Poulami’s aunt says she will find a way to support his dream. After that, Powlami came to know about Anita Sarkar, a football coach in their area.
Bowlami, who played for the women’s team in the Kolkata Football Tournament under his guidance, was selected for the Indian under-16 team at the age of 12.
Having built a close circle of friends through this, Boulami had many amazing opportunities that he could never have imagined.
None of his family had ever traveled by plane. But Boulami flew in with her close friends at short notice for a football match. He played his favorite game.
“Putting on the Indian jersey and playing for my country at such a young age was the best moment of my sporting career,” he says.
“When I put on the Indian jersey for the first time, my hair squealed with joy,” says Powlami.
In 2013 she traveled to Sri Lanka, where she participated in the qualifiers for the South Asian Football Confederation Women’s Junior Championship. And in 2016 he traveled to Glasgow to play in the Homeless World Cup. Boulami reports that he was paid $100 per match.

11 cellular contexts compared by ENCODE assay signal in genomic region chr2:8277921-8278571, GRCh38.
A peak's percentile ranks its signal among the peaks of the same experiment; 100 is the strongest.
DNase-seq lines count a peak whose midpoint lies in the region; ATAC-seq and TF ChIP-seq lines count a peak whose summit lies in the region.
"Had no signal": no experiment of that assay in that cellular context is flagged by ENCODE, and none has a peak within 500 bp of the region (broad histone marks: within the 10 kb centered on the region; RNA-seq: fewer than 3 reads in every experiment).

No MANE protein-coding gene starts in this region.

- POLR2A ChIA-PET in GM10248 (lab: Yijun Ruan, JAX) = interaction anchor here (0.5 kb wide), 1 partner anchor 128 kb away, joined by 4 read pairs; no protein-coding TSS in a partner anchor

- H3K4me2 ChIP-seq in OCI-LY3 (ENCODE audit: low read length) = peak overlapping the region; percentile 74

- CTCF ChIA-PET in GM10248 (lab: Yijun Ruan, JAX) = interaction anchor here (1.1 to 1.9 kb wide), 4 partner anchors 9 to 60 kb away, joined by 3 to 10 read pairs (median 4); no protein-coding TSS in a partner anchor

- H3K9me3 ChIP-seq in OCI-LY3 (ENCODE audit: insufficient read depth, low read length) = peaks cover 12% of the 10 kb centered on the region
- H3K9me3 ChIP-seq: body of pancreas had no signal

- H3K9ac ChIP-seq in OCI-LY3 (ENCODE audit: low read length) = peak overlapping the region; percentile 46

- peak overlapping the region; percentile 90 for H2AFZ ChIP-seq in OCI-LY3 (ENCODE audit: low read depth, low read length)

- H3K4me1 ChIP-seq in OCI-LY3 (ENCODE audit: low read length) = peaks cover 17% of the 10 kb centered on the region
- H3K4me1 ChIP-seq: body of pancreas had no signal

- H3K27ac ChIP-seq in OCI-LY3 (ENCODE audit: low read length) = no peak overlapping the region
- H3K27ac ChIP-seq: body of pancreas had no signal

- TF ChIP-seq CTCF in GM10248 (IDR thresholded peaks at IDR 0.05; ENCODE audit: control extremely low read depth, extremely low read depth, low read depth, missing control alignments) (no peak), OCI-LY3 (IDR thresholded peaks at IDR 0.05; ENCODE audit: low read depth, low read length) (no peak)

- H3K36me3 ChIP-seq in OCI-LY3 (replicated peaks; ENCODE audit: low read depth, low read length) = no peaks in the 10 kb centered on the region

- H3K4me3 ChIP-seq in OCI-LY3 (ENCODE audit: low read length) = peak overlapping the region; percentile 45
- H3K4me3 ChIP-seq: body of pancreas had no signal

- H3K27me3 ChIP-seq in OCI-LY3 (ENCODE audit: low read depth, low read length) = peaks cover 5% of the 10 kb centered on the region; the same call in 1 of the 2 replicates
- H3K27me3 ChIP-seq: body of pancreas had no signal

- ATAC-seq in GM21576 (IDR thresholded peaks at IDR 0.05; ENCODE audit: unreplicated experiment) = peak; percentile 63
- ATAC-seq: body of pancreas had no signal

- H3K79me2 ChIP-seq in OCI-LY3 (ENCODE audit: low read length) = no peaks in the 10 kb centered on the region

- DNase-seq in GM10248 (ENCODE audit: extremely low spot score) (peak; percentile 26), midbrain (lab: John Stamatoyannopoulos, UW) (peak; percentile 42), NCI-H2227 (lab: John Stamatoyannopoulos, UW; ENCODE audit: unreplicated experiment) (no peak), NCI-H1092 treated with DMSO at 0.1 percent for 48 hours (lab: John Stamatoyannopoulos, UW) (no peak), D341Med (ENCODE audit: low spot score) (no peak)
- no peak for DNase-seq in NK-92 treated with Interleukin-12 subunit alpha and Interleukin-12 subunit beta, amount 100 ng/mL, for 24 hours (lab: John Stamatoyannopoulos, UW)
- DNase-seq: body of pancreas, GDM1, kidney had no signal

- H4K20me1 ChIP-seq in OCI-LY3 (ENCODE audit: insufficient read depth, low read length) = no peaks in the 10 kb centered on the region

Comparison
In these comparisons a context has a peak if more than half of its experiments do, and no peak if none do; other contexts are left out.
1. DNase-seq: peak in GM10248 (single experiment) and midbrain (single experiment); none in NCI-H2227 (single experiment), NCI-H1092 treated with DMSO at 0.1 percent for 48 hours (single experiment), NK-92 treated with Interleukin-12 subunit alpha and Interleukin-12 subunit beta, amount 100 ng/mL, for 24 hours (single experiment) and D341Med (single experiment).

But there were obstacles…
“Because of my family’s economic situation, I can’t even afford the things I need to play football,” he says, adding, “I don’t even get three meals a day.”
2018 saw a major setback. Poulami suffered a leg injury that required multiple surgeries. Also, he needed to rest. He says that although his body has improved enough to play elite level football again, another problem has hindered his return to the sport.
His family needed an income. After his elder sister got married, Poulami had to work to support the family.
So, he put aside his football dream and started doing hard work for his family. When the Corona pandemic was at its peak in 2020, most people started using food delivery services. Taking this opportunity, he started working as a food delivery agent.
In recent days he finishes work at around one o’clock in the morning. This job can be very tiring. Because of that, he couldn’t practice football as much as he needed to. He earns 300 rupees per day. Working in two consecutive shifts, he works up to 15 hours a day.